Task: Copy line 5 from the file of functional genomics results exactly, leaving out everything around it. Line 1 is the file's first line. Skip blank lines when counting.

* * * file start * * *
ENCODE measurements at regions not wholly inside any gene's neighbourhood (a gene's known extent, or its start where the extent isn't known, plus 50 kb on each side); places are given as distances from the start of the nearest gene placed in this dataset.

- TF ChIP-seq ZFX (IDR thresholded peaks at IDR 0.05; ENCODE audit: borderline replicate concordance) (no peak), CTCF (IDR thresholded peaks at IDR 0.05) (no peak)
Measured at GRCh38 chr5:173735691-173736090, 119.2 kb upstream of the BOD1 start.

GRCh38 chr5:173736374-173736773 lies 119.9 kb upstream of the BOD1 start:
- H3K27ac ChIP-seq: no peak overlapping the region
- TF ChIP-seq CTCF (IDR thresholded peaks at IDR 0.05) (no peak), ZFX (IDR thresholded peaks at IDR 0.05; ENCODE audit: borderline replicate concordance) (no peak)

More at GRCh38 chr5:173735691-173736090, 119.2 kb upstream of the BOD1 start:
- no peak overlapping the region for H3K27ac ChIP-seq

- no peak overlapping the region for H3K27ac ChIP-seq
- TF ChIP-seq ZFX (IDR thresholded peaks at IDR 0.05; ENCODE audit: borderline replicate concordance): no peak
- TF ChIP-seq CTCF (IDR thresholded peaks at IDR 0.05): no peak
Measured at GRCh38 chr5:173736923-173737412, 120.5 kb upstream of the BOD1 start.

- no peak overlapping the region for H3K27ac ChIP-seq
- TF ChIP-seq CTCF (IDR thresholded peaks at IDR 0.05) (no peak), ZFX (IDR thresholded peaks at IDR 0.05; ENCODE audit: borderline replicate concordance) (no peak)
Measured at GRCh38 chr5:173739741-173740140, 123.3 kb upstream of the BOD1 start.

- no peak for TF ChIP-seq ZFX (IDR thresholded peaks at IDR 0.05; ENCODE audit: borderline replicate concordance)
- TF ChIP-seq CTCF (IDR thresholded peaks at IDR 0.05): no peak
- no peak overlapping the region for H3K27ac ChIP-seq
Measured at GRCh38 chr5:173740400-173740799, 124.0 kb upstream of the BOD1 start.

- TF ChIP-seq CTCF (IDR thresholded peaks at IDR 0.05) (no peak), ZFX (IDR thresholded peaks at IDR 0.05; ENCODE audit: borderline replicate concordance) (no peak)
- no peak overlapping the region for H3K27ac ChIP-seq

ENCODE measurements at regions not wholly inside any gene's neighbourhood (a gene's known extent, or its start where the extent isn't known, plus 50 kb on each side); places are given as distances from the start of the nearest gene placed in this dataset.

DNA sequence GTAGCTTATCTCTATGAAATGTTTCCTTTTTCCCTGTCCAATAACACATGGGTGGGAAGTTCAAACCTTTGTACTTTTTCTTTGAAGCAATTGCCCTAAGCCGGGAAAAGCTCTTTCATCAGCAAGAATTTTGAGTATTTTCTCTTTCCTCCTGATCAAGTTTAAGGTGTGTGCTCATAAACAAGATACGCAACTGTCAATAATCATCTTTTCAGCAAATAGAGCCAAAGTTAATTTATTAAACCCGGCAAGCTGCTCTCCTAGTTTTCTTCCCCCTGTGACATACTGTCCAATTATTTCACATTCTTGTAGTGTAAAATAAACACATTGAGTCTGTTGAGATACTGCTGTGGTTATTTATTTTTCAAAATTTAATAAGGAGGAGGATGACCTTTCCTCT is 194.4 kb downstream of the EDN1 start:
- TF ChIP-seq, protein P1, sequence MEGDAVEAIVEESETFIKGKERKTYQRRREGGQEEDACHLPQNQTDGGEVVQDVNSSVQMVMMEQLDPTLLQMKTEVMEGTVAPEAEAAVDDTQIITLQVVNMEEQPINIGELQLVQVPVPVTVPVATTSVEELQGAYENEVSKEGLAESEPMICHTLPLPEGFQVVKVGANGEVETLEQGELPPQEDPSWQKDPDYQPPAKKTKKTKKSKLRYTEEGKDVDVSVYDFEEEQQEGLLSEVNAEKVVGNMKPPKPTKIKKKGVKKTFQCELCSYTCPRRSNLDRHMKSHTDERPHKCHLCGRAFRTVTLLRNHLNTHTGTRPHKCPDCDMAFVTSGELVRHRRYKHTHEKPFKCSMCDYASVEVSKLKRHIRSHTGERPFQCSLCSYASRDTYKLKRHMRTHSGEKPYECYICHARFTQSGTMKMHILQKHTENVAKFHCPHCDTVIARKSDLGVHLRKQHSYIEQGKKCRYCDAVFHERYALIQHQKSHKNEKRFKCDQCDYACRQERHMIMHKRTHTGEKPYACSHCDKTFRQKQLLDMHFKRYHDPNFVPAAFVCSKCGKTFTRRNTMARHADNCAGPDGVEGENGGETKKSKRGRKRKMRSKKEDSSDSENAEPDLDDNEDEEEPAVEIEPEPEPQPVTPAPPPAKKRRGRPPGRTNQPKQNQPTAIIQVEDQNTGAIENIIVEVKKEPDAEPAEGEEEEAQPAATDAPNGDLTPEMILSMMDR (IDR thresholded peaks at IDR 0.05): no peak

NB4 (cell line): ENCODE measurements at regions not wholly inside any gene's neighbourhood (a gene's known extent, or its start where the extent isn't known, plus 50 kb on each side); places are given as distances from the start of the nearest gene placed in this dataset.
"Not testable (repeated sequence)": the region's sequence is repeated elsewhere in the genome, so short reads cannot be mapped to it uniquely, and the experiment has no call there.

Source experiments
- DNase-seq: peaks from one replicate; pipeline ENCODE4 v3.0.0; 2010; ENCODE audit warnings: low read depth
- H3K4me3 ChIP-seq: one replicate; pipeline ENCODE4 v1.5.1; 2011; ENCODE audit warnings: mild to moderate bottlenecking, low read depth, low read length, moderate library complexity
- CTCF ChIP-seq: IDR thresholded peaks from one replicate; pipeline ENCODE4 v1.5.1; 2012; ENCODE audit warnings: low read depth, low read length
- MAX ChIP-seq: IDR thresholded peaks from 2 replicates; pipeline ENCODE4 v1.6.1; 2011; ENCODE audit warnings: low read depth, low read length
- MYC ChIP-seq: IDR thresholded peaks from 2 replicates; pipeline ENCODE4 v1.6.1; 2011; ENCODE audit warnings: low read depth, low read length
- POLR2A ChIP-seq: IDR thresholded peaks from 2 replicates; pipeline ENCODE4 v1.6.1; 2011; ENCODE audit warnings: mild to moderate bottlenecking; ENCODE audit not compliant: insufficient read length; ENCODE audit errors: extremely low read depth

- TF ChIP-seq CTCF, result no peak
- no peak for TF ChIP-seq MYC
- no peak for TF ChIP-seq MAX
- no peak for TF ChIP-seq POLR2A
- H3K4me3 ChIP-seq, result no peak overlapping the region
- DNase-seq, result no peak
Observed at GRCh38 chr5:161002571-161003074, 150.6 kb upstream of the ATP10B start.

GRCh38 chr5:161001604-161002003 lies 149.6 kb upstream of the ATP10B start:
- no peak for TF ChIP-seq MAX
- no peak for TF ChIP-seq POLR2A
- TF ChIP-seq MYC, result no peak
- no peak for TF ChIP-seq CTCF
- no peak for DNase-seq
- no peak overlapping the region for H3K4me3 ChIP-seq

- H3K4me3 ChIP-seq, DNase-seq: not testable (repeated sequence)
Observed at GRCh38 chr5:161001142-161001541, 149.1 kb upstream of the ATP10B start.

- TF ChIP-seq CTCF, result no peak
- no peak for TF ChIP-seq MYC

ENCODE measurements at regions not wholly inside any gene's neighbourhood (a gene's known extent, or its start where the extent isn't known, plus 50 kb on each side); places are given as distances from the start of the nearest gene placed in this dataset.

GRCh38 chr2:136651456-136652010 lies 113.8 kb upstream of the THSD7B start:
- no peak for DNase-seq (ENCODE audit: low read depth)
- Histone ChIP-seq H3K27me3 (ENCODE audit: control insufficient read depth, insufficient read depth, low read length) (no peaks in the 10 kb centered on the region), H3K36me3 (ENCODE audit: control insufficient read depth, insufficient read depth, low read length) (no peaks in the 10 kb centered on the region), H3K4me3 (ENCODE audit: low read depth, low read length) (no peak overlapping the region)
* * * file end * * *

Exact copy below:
- H3K27ac ChIP-seq: no peak overlapping the region